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Ethics of college vaccine mandates, using reasonable comparisons
  1. Leo L Lam1,
  2. Taylor Nichols2
  1. 1 CoMotion, University of Washington, Seattle, Washington, USA
  2. 2 Medicine, University of California San Francisco, San Francisco, California, USA
  1. Correspondence to Dr Leo L Lam, University of Washington, Seattle, Washington, USA; leo{at}


In the paper ‘COVID-19 vaccine boosters for young adults: a risk–benefit assessment and ethical analysis of mandate policies at universities,’ Bardosh et al argued that college mandates of the COVID-19 booster vaccine are unethical. The authors came to this conclusion by performing three different sets of comparisons of benefits versus risks using referenced data and argued that the harm outweighs the risk in all three cases. In this response article, we argue that the authors frame their arguments by comparing values that are not scientifically or reasonably comparable and that the authors used values that represent grossly different risk profiles and grouped them into a set of figures to create an illusion of fair comparisons. We argue that absent the falsely skewed portrayals of a higher level of risk over benefit in their misrepresented figures, the five ethical arguments they presented completely fall apart.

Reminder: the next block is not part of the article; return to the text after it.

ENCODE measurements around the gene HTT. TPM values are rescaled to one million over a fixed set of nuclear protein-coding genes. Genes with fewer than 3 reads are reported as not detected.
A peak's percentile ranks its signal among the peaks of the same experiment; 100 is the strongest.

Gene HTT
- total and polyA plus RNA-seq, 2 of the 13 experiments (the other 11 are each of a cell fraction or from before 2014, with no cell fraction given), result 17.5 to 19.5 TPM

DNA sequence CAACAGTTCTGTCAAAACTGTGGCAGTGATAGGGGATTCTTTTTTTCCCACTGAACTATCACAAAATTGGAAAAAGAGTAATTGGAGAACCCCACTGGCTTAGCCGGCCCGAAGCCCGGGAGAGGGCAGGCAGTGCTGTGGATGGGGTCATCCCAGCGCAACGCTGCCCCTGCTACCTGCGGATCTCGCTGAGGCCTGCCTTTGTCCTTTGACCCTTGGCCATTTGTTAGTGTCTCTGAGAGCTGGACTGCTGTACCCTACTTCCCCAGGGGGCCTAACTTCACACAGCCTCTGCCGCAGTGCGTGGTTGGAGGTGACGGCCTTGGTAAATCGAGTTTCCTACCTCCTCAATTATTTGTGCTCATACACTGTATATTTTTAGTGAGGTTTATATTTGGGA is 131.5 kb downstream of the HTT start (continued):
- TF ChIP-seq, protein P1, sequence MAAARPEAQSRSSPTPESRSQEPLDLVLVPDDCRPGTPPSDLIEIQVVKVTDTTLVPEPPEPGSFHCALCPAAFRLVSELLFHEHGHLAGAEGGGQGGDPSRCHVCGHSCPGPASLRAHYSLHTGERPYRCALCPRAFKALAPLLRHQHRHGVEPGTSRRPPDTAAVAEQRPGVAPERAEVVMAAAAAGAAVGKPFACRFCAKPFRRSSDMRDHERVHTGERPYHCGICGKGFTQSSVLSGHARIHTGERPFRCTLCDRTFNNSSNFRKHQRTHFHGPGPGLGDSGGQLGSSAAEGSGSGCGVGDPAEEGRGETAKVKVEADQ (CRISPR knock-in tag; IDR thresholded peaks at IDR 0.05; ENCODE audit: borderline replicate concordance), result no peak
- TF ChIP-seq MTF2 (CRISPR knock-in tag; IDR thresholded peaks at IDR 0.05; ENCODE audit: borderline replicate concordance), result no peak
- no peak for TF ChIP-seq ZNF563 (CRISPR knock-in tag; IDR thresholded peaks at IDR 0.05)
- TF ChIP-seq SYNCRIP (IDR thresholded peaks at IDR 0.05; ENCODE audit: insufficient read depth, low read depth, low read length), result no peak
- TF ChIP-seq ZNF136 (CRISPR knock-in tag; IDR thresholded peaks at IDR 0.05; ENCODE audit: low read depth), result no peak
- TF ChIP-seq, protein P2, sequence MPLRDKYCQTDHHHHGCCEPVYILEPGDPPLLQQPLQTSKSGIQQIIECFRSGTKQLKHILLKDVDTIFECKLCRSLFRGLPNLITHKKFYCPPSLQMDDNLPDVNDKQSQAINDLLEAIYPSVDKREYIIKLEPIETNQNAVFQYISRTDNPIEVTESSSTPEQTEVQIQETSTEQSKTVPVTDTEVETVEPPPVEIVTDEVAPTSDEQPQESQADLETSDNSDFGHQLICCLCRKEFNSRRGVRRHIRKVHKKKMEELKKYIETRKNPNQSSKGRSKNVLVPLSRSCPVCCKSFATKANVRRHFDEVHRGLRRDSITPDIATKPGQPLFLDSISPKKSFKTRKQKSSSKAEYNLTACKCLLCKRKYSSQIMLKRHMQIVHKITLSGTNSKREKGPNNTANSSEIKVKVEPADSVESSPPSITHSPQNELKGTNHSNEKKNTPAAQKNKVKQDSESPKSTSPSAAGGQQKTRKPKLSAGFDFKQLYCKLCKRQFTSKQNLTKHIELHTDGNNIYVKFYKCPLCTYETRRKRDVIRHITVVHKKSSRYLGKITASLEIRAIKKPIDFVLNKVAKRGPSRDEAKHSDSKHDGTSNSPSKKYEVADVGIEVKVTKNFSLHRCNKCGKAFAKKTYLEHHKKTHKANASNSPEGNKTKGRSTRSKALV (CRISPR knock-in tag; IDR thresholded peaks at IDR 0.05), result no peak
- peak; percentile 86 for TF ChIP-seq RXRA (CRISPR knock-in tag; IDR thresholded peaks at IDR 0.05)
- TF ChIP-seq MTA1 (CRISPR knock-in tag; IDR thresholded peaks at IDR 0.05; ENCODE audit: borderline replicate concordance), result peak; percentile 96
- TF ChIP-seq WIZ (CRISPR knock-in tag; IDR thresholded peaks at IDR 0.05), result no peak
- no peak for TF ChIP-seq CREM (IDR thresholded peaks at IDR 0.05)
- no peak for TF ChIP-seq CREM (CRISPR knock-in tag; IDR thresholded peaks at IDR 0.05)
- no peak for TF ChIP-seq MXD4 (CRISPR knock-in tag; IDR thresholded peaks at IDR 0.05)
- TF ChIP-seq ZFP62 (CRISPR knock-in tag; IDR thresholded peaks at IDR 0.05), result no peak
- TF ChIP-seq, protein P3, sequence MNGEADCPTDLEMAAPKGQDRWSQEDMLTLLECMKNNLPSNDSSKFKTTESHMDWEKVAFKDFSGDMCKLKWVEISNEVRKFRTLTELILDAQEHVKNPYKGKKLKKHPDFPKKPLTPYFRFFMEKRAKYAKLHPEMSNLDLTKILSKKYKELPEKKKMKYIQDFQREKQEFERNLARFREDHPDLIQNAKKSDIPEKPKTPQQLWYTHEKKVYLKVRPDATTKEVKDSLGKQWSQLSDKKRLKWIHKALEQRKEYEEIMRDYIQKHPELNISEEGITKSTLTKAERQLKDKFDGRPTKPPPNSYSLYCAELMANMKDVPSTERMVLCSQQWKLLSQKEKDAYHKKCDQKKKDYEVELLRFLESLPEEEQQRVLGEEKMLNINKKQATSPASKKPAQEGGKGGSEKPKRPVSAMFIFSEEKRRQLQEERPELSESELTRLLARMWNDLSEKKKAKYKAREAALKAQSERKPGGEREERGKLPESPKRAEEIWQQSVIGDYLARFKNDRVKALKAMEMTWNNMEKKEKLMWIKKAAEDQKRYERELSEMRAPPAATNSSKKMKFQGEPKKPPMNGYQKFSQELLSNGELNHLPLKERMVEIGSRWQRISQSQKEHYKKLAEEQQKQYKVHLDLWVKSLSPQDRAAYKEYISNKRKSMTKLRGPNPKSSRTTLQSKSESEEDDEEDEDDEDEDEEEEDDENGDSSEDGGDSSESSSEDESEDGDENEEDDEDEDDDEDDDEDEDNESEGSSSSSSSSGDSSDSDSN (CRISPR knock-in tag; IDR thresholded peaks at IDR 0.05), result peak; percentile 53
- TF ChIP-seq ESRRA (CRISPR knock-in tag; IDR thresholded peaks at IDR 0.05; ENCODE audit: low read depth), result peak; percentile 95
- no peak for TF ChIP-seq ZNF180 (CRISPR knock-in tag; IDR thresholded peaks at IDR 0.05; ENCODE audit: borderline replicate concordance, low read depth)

• ethics
  • COVID-19
  • policy
  • ethics- medical

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  • Twitter @SeattleiteLeo, @tnicholsmd

  • Contributors Manuscript and analysis by LLL and TN contributed to the editing, review and analysis of this manuscript.

  • Funding The authors have not declared a specific grant for this research from any funding agency in the public, commercial or not-for-profit sectors.

  • Competing interests None declared.

  • Provenance and peer review Not commissioned; externally peer reviewed.

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